Alex Roland

"The Race for Machine Intelligence: DARPA, DoD, and the Strategic Computing Initiative"

by Andy McIntire



Alex Roland from Duke University started Carnegie Mellon's Spring 2000 Cold War Science and Technology Colloquium in a presentation co-sponsored by the Department of Engineering and Public Policy and by the International Software Research Institute.

The talk was a personal tour through a two year research project in which Roland and Philip Shiman wrote the history of the Strategic Computing Initiative (SCI). The results of that research will be published as Only Connect: DARPA, Strategic Computing, and the Integration of High Technology, 1983-1993, probably out later this year.

The Federal government, through the Defense Advanced Research Projects Agency (DARPA) spent $1 billion dollars from 1984 through 1993 in an effort to spur the development of intelligent computers, ostensibly as key components in automated battlefield technologies, though frequently the final design goals were somewhat contrived as a means to sell the project. Professor Roland recounted the basic "vanilla" history of the project as a prelude to a discussion of the interpretive paradigm problem he and Shiman encountered as they progressed.

First, the story of SCI can be told as a piece of the larger picture of American technological history. This approach sees SCI as a reaction to the post-Vietnam syndrome, Ronald Reagan's efforts to ramp up the Cold War after his election in 1980, as an American effort to counter Japan's much-publicized 5th Generation computer initiative, and in short as a logical reaction to contextual events. Another framework the authors considered was a social constructivist perspective centering on an ethnohistory of DARPA as a culture within the computer science community, and considering issues related to how the organization defined objectives and sought to proceed toward them. Alternatively, the story could be told, Professor Roland explained, as a straightforward institutional history, or even as an example of the Military-Industrial-Academic complex at work.

Still yet, the story could be told so as to foreground issues related to research patterns, asking questions about what kinds of work government supports, and with what results. Another alternative would be to see the tale as one of the contrasting management styles of the major players involved, and their conceptions of research. Or, the story could be a case study in National Industrial Policy, returning to the old debate over government actions in the marketplace.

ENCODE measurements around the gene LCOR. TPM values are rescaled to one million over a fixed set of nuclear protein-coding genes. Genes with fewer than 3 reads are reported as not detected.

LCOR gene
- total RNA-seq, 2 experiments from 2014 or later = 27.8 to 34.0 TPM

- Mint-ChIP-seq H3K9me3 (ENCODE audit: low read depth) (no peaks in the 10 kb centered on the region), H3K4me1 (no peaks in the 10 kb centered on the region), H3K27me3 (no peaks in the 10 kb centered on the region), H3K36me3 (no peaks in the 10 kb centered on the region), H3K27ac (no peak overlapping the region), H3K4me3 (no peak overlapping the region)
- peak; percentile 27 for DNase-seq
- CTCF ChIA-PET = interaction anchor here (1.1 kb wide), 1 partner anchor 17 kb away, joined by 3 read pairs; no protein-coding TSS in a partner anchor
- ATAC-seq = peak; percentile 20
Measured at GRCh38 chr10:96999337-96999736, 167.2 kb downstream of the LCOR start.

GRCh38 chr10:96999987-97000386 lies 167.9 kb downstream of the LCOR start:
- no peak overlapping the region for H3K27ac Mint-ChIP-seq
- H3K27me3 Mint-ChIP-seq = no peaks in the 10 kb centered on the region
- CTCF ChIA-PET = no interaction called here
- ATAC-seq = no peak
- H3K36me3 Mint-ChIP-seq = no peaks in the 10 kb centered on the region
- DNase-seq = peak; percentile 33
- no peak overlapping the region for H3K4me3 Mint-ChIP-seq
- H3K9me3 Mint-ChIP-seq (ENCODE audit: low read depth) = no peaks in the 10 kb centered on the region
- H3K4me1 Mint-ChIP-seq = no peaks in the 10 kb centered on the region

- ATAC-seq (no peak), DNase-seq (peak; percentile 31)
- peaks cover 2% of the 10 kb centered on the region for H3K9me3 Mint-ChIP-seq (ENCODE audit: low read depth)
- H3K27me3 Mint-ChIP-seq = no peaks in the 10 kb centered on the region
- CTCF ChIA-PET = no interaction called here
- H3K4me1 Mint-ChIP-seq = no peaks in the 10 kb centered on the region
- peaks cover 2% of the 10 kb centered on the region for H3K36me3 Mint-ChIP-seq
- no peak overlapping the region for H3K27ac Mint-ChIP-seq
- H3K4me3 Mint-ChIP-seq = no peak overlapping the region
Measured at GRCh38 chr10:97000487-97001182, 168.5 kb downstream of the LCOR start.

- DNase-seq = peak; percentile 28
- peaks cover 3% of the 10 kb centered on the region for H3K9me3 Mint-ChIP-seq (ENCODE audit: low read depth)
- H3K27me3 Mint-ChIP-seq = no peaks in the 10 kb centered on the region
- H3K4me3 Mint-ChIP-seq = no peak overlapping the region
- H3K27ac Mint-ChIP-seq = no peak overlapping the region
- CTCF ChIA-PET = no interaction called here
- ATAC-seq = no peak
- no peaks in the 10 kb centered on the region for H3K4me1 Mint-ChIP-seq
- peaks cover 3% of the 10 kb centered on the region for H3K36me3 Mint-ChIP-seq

Alternatively, the SCI story can be seen as a case study in Dual Use Technology: military research is often seen as the source of spinoffs, and debate over the pursuit of military and/or civilian needs is quite relevant. SCI also illustrates the Metrics of Patronage because rich societies usually invest in the arts and sciences, and in Cold War America the Federal government acted as patron for much scientific research.

In the end, however, Roland and Shiman told the story of the Strategic Computing Initiative as one of technological trajectories. Professor Roland explained that the story of SCI was one of a governmental attempt to identify the course of computer technological development so as to intervene to speed development. This paradigm incorporates and subsumes many of the other paradigms outlined above; tracing the technological trajectory prior to SCI required the authors to deal with context, for example, and helped them explain the social construction of the project.

Alex Roland met with the Cold War Group for lunch before his talk. Clockwise around the table are: Alex Roland (at head of table), David Hounshell, Gerry Fitzgerald, Glen Asner, Asif Siddiqi, Ruud Van Dijk, Joel Tarr (closest to camera), Doug Davis, Kiron Skinner, Ed Constant, and Jim Tomayko.


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